The middle of November is nearly here and I’m amazed at how many green leaves still have yet to yellow and fall here in this little vale we call Cherry Valley. Other parts of town have their share of late-dropping trees too. It used to be a general rule that the trees were bare by November first. Now, they linger. We haven’t even come close to a frost yet and I still have green and healthy-looking tomato plants with big green tomatoes. I watched a red dragonfly warming itself in a pool of sunlight this morning and there are chrysanthemums blooming next to the fence. Some diaphanous crane flies were grouped together under the maples doing their flying dance, nearly translucent and invisible. The entrance to the beehive, however, was dark and quiet. On a day like today there should be bees going back and forth from this entrance, getting some air and searching for last straggling blooms of aster or late-season goldenrod.
The bees were dead. When I lifted the inner cover off top of the two deep boxes, each holding ten frames of comb, I expected to hear a deep and sudden buzzing as the light intruded on the inner workings of the hive and thirty thousand bees raised the alarm in unison. Today, on this sunny November Saturday, all is quiet. A few bees are visible through the frames, seemingly alive but frozen in mid-step, as if they had simply run out of power. I’m surprised and puzzled. This hive was, as far as I had thought, a paradigm of growth and industry. They started life as a group of sisters somewhere down south at some giant bee supplier in Georgia or Louisiana. Three pounds (approximately 15,000) of bees were knocked off a set of frames into a wood-framed screen box. A can of sugar syrup was knicked open and pushed into the mass for sustenance and then a newly mated queen, mass-produced in another part of the farm and placed in a small wooden box with a few loyal attendants, was set in place next to the can. The can and queen cage were kept in place by a small board stapled into place. These ‘packages were then grouped into sets of three and stapled together with short lengths of strapping and dozens of them were loaded into a van for the long drive north to the Cape.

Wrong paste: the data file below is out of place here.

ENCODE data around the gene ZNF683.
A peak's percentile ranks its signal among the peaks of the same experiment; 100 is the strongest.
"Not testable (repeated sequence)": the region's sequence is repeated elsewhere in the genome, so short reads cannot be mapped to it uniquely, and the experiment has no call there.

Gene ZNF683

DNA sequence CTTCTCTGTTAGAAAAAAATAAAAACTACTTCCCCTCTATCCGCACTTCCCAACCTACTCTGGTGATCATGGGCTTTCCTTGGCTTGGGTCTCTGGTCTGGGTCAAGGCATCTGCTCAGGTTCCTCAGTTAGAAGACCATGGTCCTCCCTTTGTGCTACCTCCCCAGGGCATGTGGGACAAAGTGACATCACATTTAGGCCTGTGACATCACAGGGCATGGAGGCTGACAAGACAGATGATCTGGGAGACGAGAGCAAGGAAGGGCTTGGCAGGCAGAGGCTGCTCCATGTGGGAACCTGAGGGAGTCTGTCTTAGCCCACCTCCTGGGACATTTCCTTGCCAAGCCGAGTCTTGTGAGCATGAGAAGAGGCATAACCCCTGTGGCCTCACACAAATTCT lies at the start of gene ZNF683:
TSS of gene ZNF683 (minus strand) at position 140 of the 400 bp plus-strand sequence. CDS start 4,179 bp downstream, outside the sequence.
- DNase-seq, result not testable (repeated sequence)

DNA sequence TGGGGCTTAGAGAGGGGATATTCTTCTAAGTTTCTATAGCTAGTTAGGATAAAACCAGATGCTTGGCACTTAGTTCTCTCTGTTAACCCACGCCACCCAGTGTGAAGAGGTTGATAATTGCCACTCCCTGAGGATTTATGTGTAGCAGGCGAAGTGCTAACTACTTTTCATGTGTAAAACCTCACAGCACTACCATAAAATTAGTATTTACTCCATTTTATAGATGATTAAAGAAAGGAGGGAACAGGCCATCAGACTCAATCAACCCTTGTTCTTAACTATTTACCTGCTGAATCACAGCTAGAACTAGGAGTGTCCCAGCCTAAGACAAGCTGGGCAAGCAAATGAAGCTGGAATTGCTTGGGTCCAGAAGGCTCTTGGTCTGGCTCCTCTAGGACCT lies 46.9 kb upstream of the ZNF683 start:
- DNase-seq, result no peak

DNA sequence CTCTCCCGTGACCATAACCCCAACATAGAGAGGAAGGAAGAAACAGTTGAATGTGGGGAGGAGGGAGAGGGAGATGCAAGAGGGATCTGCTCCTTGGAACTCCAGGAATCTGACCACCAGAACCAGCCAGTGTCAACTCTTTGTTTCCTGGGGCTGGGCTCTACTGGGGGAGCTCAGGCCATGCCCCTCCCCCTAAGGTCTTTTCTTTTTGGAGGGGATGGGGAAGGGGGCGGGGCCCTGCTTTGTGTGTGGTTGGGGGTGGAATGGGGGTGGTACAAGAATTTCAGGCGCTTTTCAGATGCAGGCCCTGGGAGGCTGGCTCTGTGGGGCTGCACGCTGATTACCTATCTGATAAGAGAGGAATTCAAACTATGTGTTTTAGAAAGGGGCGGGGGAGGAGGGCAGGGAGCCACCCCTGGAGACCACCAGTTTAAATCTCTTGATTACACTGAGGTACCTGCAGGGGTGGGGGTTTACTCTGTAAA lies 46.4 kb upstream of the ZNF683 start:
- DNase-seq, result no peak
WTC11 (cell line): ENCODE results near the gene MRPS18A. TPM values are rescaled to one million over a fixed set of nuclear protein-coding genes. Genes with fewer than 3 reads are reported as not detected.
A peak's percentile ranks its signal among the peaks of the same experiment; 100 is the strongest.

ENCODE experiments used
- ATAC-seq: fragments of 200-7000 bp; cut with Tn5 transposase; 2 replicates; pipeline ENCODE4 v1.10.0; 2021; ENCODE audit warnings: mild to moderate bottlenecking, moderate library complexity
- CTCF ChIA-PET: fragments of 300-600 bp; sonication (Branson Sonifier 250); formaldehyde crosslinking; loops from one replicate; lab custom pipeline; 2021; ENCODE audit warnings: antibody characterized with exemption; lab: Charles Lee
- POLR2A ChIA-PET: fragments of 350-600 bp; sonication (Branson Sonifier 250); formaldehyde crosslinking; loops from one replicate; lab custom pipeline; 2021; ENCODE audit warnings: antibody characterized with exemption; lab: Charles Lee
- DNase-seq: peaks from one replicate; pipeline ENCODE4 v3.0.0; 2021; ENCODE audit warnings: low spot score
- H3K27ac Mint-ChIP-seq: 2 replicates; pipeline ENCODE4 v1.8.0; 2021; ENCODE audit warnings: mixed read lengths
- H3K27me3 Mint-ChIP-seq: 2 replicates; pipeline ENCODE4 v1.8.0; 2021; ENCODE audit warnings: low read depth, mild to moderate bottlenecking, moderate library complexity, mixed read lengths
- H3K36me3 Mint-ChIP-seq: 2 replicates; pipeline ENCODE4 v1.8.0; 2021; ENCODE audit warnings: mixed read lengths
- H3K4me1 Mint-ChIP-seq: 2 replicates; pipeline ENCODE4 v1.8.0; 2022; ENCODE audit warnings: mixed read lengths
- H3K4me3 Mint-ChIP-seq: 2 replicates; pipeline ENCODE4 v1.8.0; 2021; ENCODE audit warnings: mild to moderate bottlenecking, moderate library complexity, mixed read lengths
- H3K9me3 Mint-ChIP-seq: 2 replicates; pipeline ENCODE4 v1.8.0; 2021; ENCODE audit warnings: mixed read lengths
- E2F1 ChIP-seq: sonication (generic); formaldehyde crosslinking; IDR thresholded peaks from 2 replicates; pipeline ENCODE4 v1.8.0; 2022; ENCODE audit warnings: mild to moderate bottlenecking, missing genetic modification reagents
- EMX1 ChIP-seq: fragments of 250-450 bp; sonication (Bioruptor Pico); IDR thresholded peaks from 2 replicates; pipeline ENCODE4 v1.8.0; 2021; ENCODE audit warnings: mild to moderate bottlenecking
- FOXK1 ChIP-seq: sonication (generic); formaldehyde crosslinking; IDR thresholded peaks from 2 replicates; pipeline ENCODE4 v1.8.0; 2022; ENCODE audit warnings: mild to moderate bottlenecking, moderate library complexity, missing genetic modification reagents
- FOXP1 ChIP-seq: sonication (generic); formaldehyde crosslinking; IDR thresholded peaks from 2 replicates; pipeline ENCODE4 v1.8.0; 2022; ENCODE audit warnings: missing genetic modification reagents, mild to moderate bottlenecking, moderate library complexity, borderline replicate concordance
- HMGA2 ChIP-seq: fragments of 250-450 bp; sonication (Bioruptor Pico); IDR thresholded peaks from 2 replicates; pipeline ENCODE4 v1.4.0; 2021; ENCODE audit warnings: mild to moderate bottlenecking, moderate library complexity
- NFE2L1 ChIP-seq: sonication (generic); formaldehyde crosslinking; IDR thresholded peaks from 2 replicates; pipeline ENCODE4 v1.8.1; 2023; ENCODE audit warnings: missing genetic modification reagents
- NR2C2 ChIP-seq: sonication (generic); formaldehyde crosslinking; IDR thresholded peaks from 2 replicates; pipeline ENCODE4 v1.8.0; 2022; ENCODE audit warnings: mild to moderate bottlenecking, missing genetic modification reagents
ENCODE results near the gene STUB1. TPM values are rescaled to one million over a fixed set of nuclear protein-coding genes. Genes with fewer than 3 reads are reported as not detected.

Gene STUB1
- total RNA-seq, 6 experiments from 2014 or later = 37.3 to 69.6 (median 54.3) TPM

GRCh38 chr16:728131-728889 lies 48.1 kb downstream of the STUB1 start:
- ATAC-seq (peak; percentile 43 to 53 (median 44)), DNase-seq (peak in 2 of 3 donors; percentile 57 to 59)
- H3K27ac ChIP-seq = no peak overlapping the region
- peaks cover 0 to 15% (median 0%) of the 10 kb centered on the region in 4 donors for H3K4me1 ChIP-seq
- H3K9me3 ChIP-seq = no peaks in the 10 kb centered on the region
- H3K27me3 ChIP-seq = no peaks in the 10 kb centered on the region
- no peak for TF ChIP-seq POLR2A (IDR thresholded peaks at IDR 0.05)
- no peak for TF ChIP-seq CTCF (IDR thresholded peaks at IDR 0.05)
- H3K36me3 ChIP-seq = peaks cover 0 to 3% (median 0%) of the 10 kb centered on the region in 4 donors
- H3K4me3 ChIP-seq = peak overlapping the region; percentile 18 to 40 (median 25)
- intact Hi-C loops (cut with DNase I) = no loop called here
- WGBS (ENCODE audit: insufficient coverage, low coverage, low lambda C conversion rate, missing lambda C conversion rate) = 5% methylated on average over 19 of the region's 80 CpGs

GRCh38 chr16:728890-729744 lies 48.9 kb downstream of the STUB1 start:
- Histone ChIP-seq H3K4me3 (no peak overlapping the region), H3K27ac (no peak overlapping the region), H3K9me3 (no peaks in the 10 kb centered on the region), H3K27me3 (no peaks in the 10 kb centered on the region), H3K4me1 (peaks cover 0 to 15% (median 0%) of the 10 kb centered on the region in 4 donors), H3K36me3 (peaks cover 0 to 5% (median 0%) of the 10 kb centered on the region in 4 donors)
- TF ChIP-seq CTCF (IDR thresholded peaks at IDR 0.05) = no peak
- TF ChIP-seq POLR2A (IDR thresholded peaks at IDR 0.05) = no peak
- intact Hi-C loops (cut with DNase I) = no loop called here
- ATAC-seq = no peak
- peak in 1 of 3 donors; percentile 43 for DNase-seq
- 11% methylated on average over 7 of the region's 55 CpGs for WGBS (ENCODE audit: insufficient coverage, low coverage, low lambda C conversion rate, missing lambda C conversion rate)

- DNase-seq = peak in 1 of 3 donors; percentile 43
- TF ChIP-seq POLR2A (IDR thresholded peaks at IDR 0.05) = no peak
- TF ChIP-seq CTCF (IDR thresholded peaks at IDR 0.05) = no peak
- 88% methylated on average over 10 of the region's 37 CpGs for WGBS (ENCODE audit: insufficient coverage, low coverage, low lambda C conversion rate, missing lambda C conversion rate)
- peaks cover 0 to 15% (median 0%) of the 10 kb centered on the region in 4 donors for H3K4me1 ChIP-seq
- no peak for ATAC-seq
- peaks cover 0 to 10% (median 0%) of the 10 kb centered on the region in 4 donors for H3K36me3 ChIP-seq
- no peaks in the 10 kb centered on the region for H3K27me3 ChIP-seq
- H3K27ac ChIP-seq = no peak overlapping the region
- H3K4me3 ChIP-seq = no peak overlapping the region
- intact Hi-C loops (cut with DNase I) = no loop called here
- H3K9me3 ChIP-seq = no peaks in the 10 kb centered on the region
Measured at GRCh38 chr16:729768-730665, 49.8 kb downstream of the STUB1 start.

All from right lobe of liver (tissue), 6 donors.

From the day they were installed in the hive in May they had seemed destined to succeed. Their numbers grew so fast that they filled the two deep boxes by early June and proceeded to send off swarms to found new colonies not once or twice but four or five times. One swarm I collected and set up in a box in the backyard. Any beekeeper can tell you that hives develop personalities and this one seemed to to be all business and no hanky-panky. I would open up the hive and check on things without a veil and they just went about their business. The September asters came in thick and I had to clear a path to their entrance so they had a straight run to the entrance but through the summer and fall I only saw a strong hive. Yet clearly I made a mistake. At this time of year the hive should be heavy and flush with winter stores. A hive needs at least 50 pounds of honey to make it through the winter and I could tell, just by bumping the hive, that the hive held no honey at all. I knew what I would see before I pulled out the first frame.
The bees had starved. In some frames each cell, once full of honey, now held a dead bee, head-down in the comb where they had licked the cell clean and then died there. Thousands of them. What had happened? Where were all the winter stores?
In other parts of them frame were bees that had died before they had even emerged from their cells as adults. These were the ones facing head up. Cold nights must have been a factor too. As the colony collapsed, the declining numbers and lack of fuel meant the means for the bees to generate heat, which normally allow them to keep the center of the cluster a balmy 85 degrees even in winter, dropped down to zero. Bees stopped in place, not enough heat to warm their muscles and no fuel to wait for the warming morning sun.
I can’t explain what happened here. Clearly the bees had not stored any surplus for winter. Had the warm autumn forced them into eating into their accounts much earlier than expected? Did the mild weather leave more troops in the hive than expected so that there were too many mouths to feed? I don’t know. I’ll ask around.
The bottom tray is littered with thousands of bodies, each curled into a comma-shape. I knock hundreds more from the combs and leave them to compost into the garden. The combs go into storage and I stack the boxes by the shed. Late afternoon sunlight slants through the drying green maple leaves and the temperature does its autumnal about-face. Somewhere the red dragonfly has laid up for the night. The clock is running out on him too. Adult dragonflies don’t survive the winter. Tomorrow may find him once again sunning on the fence post. Or, like the city of bees that waxed and waned through the warm months of 2013, he too will fail to rise and his small body will fade into the soil as winter steps forth to close out the year.